said by Atragon:
As we've noted countless times, while you certainly could have an ISP design new usage-based pricing that's fair and offers value, we haven't seen any ISPs do so yet. The pricing models we've seen emerge in Canada with the CRTC's blessing aren't designed to save light users money, as even the lowest, cheapest tiers result in significant and confusing penalties for even the lightest of use (say one HD film of the new baby for grandma). You don't reign in the use of a tiny percentage of your userbase by imposing severe penalties on the entire userbase. We've also yet to see any ISP offer raw financial or congestion data supporting the need for this pricing instead of flat-rate pricing or even straight and reasonable caps/throttling.
I'd like to take slight issue with this statement, it seems to imply that the CRTC is allowing
ISPs to implement UBB-based pricing schemes, and that no ISPs have chosen
to implement a fair scheme.
This isn't quite the case, the CRTC has mandated
that all ISPs who are paying bell for access to their wholesale services must
also pay Bell based on an absurdly priced UBB model per user, and thus the small independent ISPs seem to have had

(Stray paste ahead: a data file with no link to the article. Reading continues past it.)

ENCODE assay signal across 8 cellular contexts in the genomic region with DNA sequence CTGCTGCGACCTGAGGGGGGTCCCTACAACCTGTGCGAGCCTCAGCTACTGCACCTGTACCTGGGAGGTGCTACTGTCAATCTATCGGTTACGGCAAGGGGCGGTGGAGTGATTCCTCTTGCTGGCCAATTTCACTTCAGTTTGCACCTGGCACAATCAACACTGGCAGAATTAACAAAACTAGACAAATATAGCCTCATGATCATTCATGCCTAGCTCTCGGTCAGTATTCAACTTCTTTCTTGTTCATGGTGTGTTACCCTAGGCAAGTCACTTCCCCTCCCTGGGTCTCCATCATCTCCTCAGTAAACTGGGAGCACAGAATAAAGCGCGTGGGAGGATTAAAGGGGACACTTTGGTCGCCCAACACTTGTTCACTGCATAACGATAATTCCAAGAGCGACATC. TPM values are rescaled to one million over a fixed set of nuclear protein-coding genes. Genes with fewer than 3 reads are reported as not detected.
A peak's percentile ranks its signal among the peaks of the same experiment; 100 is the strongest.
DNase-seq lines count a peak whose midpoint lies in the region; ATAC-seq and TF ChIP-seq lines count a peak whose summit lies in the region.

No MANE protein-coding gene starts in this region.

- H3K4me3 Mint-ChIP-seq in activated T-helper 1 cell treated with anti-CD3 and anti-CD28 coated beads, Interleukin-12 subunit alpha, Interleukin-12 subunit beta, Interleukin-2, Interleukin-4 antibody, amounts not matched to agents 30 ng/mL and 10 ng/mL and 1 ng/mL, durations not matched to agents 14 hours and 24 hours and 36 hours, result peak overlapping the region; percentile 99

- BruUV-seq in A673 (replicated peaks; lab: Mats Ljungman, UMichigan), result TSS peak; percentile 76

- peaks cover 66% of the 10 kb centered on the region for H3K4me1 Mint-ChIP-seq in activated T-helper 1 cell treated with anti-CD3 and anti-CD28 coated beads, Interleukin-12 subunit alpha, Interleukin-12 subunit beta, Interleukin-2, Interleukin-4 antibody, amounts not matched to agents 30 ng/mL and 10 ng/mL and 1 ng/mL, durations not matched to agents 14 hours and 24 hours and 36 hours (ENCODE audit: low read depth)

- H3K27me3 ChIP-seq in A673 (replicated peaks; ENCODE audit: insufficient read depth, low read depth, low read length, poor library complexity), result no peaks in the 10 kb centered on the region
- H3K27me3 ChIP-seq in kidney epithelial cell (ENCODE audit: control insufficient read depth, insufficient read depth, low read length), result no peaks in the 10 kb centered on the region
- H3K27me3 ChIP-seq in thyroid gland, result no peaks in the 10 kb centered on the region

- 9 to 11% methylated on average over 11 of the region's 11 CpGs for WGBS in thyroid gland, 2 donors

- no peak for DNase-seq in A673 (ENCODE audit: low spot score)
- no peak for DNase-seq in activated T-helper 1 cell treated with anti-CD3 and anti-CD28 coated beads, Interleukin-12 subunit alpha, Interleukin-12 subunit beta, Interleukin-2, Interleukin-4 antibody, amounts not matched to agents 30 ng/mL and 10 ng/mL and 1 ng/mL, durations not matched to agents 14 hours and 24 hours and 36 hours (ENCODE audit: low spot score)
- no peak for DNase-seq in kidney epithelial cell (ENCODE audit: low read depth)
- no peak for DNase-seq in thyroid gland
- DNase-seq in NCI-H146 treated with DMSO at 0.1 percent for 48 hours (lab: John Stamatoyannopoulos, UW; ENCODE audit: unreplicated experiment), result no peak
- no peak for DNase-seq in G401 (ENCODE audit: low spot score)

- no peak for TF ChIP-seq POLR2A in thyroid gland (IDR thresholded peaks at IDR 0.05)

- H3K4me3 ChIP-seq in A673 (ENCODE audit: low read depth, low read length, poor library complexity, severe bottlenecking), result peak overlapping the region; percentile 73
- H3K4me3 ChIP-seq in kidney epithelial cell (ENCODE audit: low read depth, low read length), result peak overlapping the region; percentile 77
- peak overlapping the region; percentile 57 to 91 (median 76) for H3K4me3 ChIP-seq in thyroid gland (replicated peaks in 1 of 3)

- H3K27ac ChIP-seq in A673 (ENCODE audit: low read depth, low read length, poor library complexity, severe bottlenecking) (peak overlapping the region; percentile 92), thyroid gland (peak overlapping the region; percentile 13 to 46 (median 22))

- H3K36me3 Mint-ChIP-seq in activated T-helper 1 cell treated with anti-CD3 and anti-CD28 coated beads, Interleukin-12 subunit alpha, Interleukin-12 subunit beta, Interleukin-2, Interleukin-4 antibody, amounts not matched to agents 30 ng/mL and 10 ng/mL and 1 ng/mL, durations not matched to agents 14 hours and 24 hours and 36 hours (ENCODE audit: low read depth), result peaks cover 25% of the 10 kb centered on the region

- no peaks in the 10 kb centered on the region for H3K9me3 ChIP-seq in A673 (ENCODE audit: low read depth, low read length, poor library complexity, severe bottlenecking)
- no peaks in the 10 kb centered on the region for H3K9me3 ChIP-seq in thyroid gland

no choice but to implement a pricing scheme that nearly mirrors Bell's own retail prices.
Frankly, I'm disgusted that the CRTC allowed this to pass.
Exactly. Nice correction. The CRTC has basically reversed years of rather progressive wholesaler/incumbent regulation with one fell swoop, and dictated that TekSavvy et al. pay Bhell for something they already pay for.
They completely violate the proper definition of wholesaler
in the process by taking away the ability of the independent to buy in bulk and sell retail. Under UBB, everyone's a white label Baby Bhell reseller. Under the old status quo, independents had the flexibility to price their product the way THEY wanted.